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Honest Grading, Grade Inflation and Reputation

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  • Ehlers, Tim
  • Schwager, Robert

Abstract

When grades lose their informative value because the percentage of students receiving the best grade rises without any corresponding increase in ability, this is called grade inflation. Conventional wisdom says that such grade inflation is unavoidable since it is essentially costless to award good grades. In this paper, we point out an effect driving into the opposite direction: Grade inflation is not actually costless, since it has an impact on future cohorts of graduates, or, put differently, by grading honestly, a school can build up reputation. Introducing a concern for reputation into an established signaling model of grading, we show that this mechanism reduces or even avoids grade inflation.

Suggested Citation

  • Ehlers, Tim & Schwager, Robert, 2012. "Honest Grading, Grade Inflation and Reputation," Annual Conference 2012 (Goettingen): New Approaches and Challenges for the Labor Market of the 21st Century 62051, Verein für Socialpolitik / German Economic Association.
  • Handle: RePEc:zbw:vfsc12:62051
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    References listed on IDEAS

    as
    1. Martins, Pedro S., 2009. "Individual Teacher Incentives, Student Achievement and Grade Inflation," IZA Discussion Papers 4051, Institute for the Study of Labor (IZA).
    2. A. Tampieri, 2011. "Students' Social Origins and Targeted Grade Inflation," Working Papers wp801, Dipartimento Scienze Economiche, Universita' di Bologna.
    3. Sergey V. Popov & Dan Bernhardt, 2013. "University Competition, Grading Standards, And Grade Inflation," Economic Inquiry, Western Economic Association International, vol. 51(3), pages 1764-1778, July.
    4. Damiano, Ettore & Li, Hao & Suen, Wing, 2008. "Credible ratings," Theoretical Economics, Econometric Society, vol. 3(3), September.
    5. Oliver Himmler & Robert Schwager, 2013. "Double Standards in Educational Standards – Do Schools with a Disadvantaged Student Body Grade More Leniently?," German Economic Review, Verein für Socialpolitik, vol. 14(2), pages 166-189, May.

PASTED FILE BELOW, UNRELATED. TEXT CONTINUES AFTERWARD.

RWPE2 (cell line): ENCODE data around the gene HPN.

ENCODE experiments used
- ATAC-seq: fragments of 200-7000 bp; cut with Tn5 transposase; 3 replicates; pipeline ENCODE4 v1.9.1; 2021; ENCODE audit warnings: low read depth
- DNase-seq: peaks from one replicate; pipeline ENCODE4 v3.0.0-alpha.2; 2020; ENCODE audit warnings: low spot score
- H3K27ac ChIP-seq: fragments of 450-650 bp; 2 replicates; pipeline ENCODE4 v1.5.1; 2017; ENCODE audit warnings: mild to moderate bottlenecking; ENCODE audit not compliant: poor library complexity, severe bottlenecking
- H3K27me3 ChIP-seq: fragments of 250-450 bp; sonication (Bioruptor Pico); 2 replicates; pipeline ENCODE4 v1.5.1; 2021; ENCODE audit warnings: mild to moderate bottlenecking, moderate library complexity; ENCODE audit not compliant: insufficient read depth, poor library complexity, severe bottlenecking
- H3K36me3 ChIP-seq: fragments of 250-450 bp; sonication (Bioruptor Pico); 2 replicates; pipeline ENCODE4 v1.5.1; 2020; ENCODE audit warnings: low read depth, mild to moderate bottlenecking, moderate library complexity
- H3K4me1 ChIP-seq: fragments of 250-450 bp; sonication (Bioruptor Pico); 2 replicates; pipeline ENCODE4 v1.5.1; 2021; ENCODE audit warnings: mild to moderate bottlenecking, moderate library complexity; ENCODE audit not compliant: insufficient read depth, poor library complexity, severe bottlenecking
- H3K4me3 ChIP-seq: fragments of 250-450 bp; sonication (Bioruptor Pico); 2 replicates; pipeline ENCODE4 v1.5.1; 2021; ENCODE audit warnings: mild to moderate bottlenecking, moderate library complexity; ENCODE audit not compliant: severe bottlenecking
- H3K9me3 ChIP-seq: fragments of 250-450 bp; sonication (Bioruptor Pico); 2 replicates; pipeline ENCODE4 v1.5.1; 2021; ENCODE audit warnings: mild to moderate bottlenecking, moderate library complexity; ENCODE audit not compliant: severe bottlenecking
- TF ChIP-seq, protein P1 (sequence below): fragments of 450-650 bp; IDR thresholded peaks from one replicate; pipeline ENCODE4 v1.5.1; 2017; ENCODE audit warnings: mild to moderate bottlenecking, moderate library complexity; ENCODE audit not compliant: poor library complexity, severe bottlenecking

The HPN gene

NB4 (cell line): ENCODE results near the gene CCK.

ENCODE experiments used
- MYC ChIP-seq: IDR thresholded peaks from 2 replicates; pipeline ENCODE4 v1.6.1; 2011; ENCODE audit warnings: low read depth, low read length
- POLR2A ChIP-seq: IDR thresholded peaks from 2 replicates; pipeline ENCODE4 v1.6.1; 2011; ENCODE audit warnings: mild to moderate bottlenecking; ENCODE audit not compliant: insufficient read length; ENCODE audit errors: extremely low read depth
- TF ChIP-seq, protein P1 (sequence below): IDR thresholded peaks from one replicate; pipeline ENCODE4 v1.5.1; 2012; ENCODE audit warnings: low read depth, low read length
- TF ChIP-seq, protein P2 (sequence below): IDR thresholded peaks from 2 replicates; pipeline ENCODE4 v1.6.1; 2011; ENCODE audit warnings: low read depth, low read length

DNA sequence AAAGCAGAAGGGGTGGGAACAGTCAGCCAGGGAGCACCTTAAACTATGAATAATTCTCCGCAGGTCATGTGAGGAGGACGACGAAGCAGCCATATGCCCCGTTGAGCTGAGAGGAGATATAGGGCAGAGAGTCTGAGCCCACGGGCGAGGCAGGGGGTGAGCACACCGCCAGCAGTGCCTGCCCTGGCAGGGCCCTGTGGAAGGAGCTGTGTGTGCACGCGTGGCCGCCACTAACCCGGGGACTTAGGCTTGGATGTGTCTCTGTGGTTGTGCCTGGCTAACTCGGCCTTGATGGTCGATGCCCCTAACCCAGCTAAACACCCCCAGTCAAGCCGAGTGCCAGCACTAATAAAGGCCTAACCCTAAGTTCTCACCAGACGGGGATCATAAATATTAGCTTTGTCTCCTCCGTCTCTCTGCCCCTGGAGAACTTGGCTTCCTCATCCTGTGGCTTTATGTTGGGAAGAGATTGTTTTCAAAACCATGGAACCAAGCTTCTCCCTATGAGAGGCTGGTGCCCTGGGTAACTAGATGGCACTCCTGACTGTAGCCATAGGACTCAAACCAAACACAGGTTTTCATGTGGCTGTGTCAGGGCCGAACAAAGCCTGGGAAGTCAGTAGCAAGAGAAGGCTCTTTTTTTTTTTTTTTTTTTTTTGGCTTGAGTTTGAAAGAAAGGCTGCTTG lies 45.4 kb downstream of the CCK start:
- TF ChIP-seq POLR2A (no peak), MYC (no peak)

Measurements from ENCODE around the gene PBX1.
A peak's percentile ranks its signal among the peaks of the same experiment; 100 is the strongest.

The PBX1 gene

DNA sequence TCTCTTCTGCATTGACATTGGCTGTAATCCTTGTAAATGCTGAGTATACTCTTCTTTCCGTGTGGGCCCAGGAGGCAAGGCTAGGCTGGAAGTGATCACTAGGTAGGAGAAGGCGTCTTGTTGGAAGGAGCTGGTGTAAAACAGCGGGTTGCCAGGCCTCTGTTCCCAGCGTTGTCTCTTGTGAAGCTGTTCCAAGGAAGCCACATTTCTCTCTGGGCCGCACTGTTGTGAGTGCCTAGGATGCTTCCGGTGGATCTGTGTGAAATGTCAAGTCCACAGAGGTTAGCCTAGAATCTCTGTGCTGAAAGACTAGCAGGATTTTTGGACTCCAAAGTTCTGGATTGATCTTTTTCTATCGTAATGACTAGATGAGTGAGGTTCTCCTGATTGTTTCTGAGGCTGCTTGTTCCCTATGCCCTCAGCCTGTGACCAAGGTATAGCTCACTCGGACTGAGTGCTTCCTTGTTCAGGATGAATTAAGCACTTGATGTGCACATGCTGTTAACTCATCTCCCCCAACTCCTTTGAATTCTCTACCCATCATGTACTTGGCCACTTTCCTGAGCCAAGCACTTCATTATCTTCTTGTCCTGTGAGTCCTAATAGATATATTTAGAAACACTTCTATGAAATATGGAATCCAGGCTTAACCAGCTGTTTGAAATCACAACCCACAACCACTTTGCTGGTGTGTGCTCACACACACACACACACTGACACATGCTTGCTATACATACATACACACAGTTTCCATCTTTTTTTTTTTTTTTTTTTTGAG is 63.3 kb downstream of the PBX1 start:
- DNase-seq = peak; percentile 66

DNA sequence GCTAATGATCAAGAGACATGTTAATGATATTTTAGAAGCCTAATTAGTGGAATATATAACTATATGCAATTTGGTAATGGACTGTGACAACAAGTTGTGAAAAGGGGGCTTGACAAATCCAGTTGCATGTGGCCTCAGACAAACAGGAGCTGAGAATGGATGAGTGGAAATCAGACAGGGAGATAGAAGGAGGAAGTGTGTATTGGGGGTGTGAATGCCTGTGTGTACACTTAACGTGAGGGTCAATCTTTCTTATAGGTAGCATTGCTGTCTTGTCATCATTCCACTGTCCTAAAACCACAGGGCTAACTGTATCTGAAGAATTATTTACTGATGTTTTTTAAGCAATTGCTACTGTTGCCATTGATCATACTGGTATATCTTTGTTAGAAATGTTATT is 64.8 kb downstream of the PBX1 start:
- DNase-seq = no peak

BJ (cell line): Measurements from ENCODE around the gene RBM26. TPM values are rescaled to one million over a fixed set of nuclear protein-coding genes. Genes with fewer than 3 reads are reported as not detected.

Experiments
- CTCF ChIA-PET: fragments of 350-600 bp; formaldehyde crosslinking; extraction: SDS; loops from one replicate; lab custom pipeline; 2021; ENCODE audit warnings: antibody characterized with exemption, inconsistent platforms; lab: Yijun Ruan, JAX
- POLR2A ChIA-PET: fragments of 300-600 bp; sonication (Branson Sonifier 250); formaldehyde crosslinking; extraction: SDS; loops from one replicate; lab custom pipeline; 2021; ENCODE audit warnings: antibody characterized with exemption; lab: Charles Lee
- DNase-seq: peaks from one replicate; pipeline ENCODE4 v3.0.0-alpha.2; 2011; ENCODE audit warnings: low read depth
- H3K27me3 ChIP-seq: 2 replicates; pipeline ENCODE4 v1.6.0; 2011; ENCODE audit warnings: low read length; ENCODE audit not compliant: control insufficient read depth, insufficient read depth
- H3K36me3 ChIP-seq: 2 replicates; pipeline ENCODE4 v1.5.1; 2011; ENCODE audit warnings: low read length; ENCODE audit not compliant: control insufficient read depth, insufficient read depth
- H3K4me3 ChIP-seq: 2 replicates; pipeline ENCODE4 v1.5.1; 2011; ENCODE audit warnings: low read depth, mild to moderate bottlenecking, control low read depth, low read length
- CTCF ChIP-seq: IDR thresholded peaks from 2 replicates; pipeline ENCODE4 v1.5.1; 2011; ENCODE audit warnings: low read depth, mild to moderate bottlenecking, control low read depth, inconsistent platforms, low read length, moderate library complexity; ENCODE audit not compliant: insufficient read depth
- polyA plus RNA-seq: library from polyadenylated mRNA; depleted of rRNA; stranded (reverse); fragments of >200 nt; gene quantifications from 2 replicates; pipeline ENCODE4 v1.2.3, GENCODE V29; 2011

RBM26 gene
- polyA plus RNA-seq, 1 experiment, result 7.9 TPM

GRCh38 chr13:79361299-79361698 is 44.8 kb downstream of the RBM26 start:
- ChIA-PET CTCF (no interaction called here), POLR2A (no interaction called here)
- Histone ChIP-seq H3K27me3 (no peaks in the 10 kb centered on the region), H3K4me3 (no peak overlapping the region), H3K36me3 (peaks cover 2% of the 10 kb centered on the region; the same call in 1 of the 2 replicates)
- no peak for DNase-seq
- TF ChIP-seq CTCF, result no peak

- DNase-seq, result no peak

6. Robertas Zubrickas, 2015. "Optimal Grading," International Economic Review, Department of Economics, University of Pennsylvania and Osaka University Institute of Social and Economic Research Association, vol. 56, pages 751-776, August.
    7. Michael Ostrovsky & Michael Schwarz, 2010. "Information Disclosure and Unraveling in Matching Markets," American Economic Journal: Microeconomics, American Economic Association, vol. 2(2), pages 34-63, May.
    8. Lydia Mechtenberg, 2006. "Cheap Talk in the Classroom," SFB 649 Discussion Papers SFB649DP2006-019, Sonderforschungsbereich 649, Humboldt University, Berlin, Germany.
    9. Philip Babcock, 2010. "Real Costs Of Nominal Grade Inflation? New Evidence From Student Course Evaluations," Economic Inquiry, Western Economic Association International, vol. 48(4), pages 983-996, October.
    10. Bauer, Thomas K. & Grave, Barbara S., 2011. "Performance-related Funding of Universities: Does More Competition Lead to Grade Inflation?," IZA Discussion Papers 6073, Institute for the Study of Labor (IZA).
    11. Robertas Zubrickas, 2008. "Optimal Grading," Economics of Education Working Paper Series 0027, University of Zurich, Department of Business Administration (IBW).
    12. Manuel Bagues & Mauro Sylos Labini & Natalia Zinovyeva, 2008. "Differential Grading Standards and University Funding: Evidence from Italy," CESifo Economic Studies, CESifo, vol. 54(2), pages 149-176.
    13. Arthur Caplan & John Gilbert, 2010. "Can fighting grade inflation help the bottom line?," Applied Economics Letters, Taylor & Francis Journals, vol. 17(17), pages 1663-1667.
    14. Wayne A. Grove & Tim Wasserman, 2004. "The Life-Cycle Pattern of Collegiate GPA: Longitudinal Cohort Analysis and Grade Inflation," The Journal of Economic Education, Taylor & Francis Journals, vol. 35(2), pages 162-174, April.
    15. Talia Bar & Vrinda Kadiyali & Asaf Zussman, 2012. "Putting Grades in Context," Journal of Labor Economics, University of Chicago Press, vol. 30(2), pages 445-478.
    16. Talia Bar & Vrinda Kadiyali & Asaf Zussman, 2009. "Grade Information and Grade Inflation: The Cornell Experiment," Journal of Economic Perspectives, American Economic Association, vol. 23(3), pages 93-108, Summer.
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    More about this item

    JEL classification:

    • I21 - Health, Education, and Welfare - - Education - - - Analysis of Education
    • I23 - Health, Education, and Welfare - - Education - - - Higher Education; Research Institutions
    • D82 - Microeconomics - - Information, Knowledge, and Uncertainty - - - Asymmetric and Private Information; Mechanism Design

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